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Adelaide: on the cusp of a cultural renaissance

Richard Watts

From cultural infrastructure and performing arts markets, to Indigenous art and the live music scene, Arts South Australia’s investment in the sector is paying dividends.
Adelaide: on the cusp of a cultural renaissance

TARNANTHI launch at the Art Gallery of South Australia; photo by Ben Searcy.

Adelaide’s reputation as a cultural capital stretches well beyond Australian shores, boosted by the commitment Arts South Australia (Arts SA) continues to make in the sector.

For the second year in a row, a South Australian delegation backed by Arts SA recently made their way to the Edinburgh Festival and Festival Fringe; an initiative known as Made in Adelaide.

‘We had 97 delegates as part of the Made in Adelaide program this year and enormous artist output from our creatives over there,’ said Arts SA Executive Director, Peter Louca.

‘The marketplace for us really is outward facing – it’s not just about the domestic market but also about what opportunities we can get through touring, co-productions and other options to really grow the opportunities for our artists and for our producers.’

Learn more about Made in Adelaide

While ensuring South Australian artists are well represented on the international stage, Arts SA is also very much focused on strengthening the local creative economy, to great effect.

‘It’s almost a renaissance, an emphasis on arts and culture in the state,’ said Louca.

That renaissance is represented by a whole of government approach to the live music sector through the Music Development Office, which Louca said was going from strength to strength. ‘The live music scene in Adelaide is reawakening and growing again.’

It can also be seen in Arts SA’s support of the new national touring market, ShowBroker.

‘Adelaide is a marketplace; it’s a place to do business as well as a place of excellence,’ Louca said.

‘ShowBroker was a market for tour-ready work for national productions. We had just over 200 delegates in the first year and it was an outstanding success in the lead-up to the Adelaide festival period. We were really heartened by the response to that. We think that it adds to the important networks of market opportunities around the country including APAM and APACA.’

The headquarters of Made in Adelaide at Summerhall in Edinburgh; image supplied.

Arts SA’s investment, on behalf of the Minister for the Arts, to the state’s cultural sector also includes a number of major projects focused on advancing and upgrading cultural infrastructure, including the Adelaide Festival Centre.

‘It’s the first major capital redevelopment of that site since it was opened 40 years ago. The Festival Centre is being reimagined,’ said Louca.

Learn more about Arts SA’s activities

As well as reorienting the Festival Centre towards the river and creating a promenade facing the River Torrens – including a Walk of Fame – the renovations include major works behind the scenes.

‘This won’t be apparent to audiences but there’s a significant reworking of all the technical equipment within the Centre itself, which will increase its attractiveness for productions and make it one of our preeminent national centres,’ Louca said.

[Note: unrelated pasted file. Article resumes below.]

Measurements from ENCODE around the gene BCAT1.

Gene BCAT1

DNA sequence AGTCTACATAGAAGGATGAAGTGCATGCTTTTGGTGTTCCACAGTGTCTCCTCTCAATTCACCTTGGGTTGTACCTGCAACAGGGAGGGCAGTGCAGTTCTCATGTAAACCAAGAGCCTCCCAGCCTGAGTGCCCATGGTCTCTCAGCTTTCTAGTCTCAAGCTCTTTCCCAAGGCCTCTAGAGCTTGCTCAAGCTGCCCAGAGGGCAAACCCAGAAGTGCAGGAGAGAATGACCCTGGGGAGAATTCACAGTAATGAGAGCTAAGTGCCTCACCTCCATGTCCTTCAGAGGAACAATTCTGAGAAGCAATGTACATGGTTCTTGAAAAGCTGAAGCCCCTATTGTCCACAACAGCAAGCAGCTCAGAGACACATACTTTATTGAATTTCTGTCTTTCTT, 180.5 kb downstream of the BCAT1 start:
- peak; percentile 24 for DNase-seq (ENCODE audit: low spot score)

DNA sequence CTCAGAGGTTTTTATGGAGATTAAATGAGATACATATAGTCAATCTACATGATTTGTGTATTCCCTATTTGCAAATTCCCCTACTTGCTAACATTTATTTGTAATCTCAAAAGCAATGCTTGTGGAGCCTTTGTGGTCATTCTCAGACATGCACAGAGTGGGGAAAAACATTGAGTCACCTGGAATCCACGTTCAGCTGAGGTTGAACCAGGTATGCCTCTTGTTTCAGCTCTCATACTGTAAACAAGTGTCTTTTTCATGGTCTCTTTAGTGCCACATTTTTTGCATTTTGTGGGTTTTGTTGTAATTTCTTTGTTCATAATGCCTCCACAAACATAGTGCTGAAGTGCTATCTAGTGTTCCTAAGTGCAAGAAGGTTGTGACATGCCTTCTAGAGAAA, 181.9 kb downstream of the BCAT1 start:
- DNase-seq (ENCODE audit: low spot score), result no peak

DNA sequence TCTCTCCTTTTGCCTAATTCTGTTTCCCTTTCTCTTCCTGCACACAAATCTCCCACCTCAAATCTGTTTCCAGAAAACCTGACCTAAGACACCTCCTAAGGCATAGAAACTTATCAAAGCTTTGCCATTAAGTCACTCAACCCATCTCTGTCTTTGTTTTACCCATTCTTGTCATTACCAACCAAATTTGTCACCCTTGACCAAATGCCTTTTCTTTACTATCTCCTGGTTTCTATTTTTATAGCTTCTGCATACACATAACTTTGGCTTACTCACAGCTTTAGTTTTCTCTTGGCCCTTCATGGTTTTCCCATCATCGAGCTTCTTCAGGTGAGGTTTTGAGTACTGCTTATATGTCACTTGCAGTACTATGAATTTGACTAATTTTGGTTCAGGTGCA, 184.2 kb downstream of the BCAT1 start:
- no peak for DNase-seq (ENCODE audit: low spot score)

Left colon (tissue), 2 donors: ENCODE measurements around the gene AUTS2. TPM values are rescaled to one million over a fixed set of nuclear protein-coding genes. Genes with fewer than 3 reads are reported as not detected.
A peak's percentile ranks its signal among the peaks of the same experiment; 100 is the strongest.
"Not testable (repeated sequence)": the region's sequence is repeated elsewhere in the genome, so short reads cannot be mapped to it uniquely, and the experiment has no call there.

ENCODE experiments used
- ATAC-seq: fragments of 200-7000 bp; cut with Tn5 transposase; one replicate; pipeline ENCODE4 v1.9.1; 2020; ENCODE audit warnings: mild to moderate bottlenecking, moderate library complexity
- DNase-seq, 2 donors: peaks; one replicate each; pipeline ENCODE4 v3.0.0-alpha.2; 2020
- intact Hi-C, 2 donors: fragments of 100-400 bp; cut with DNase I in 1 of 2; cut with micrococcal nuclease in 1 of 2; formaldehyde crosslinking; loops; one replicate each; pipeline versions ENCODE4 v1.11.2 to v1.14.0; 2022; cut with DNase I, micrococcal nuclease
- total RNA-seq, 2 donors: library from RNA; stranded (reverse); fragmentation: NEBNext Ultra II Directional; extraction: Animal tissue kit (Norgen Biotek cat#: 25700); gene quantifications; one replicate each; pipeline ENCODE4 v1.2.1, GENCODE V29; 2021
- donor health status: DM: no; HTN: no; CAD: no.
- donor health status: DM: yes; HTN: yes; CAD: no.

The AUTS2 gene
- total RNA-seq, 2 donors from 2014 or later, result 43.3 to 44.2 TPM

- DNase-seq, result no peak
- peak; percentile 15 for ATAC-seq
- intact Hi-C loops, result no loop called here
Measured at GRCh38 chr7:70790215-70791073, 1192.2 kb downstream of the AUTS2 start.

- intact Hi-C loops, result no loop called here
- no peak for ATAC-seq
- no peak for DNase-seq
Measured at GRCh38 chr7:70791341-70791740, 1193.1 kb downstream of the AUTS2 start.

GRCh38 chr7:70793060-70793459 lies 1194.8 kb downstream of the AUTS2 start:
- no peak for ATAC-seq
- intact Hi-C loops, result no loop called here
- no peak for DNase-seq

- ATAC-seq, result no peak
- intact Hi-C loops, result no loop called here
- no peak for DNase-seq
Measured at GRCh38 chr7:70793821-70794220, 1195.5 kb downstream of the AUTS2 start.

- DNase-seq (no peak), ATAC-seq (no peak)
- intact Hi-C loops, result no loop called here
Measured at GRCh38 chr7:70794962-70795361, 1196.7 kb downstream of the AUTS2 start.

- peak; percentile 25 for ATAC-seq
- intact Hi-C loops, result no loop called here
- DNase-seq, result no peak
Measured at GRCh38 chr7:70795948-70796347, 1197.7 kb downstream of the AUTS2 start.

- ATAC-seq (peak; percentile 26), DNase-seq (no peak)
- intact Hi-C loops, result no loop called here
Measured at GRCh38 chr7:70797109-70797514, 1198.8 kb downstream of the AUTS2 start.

Her Majesty’s Theatre is also being upgraded – an investment in excess of $60 million – while a set construction workshop will be opening shortly as part of the SA Film Corporation.

‘And of course the government is also investigating and have commissioned the design of a new gallery, Adelaide Contemporary … The preferred site will see the renewal of the old Royal Adelaide Hospital site adjacent to the Botanic Gardens,’ said Louca.

Adelaide Festival Centre upgrade – artists impression of northern promenade facing Elder Park; image supplied.

Significantly, the government’s investment and confidence in the state’s cultural sector has also caught the eye of the private sector. As a result, resources giant BHP Billiton is investing heavily in the Tarnanthi Festival of Contemporary Aboriginal and Torres Strait Islander Art.

‘As far as we can gauge that is the single biggest corporate investment nationally, $17.5 million for a program over five years from BHP,’ Louca said.

The interest in Tarnanthi reflects the importance of supporting artists across the state, not just in Adelaide.

‘Wherever possible we take the approach that our arts and cultural activities are not just about the city; it’s about embracing the regions and encouraging more activity. And a lot of our artists are actually based in the regions – obviously the most significant of which is the APY Lands and the significant contribution of Aboriginal art which is created in those places,’ said Louca.

‘We’re very mindful of the necessity to caretake all of that activity across the very large landmass which is South Australia.’

Visit arts.sa.gov.au to learn more about the South Australian government’s investment in the cultural sector.

About the author

Richard Watts is ArtsHub's national performing arts editor and Deputy Editor; he also presents the weekly program SmartArts on community radio station Three Triple R. The founder of the Emerging Writers' Festival, Richard currently serves on the boards of La Mama Theatre and the journal Going Down Swinging; he is a former member of the Green Room Awards Independent Theatre panel, and a life member of the Melbourne Queer Film Festival. Follow Richard on Twitter: @richardthewatts

 

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